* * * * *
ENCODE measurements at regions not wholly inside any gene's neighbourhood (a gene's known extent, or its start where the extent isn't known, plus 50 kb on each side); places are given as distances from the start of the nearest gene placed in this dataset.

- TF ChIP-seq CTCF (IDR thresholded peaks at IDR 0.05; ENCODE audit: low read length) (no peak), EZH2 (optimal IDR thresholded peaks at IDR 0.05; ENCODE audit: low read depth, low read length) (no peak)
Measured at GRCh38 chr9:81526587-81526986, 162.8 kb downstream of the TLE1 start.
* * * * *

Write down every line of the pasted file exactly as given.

ENCODE measurements at regions not wholly inside any gene's neighbourhood (a gene's known extent, or its start where the extent isn't known, plus 50 kb on each side); places are given as distances from the start of the nearest gene placed in this dataset.

- TF ChIP-seq CTCF (IDR thresholded peaks at IDR 0.05; ENCODE audit: low read length) (no peak), EZH2 (optimal IDR thresholded peaks at IDR 0.05; ENCODE audit: low read depth, low read length) (no peak)
Measured at GRCh38 chr9:81526587-81526986, 162.8 kb downstream of the TLE1 start.